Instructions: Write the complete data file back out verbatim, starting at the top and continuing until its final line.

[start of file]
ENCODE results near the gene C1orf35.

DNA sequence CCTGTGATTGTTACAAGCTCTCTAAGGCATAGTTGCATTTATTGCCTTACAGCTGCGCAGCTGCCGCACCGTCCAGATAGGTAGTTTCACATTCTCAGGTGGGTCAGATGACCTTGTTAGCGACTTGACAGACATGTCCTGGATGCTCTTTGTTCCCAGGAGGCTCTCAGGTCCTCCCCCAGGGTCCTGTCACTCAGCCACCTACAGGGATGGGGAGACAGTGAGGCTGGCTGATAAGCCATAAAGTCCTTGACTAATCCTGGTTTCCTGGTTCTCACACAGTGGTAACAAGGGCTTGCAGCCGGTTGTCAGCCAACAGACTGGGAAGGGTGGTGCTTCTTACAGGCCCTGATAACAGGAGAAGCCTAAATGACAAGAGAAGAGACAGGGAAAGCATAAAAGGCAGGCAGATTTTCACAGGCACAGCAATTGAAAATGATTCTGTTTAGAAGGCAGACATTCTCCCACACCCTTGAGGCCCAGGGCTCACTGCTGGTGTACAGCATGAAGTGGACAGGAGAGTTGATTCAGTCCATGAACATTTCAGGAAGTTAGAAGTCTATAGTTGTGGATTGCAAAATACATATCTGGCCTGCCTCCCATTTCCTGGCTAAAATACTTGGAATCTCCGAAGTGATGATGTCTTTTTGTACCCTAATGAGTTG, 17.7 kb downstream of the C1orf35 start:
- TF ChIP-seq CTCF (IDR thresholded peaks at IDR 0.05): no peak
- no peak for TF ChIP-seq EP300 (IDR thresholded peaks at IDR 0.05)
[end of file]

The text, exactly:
ENCODE results near the gene C1orf35.

DNA sequence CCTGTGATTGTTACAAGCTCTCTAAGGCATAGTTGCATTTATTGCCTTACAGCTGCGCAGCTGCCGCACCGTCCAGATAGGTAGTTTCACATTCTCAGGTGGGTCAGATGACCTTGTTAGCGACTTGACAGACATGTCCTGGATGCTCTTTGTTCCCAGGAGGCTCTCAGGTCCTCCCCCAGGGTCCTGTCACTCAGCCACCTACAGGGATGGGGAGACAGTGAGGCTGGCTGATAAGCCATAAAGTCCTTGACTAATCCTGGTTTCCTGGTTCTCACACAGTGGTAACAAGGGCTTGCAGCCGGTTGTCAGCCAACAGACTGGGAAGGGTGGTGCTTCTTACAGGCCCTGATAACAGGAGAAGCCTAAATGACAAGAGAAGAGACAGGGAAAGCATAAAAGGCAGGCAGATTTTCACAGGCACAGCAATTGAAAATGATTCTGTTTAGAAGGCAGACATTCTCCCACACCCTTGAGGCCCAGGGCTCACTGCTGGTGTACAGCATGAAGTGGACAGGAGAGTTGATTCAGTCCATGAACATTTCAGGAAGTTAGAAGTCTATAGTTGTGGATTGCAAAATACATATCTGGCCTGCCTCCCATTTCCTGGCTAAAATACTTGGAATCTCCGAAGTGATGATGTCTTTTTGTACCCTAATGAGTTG, 17.7 kb downstream of the C1orf35 start:
- TF ChIP-seq CTCF (IDR thresholded peaks at IDR 0.05): no peak
- no peak for TF ChIP-seq EP300 (IDR thresholded peaks at IDR 0.05)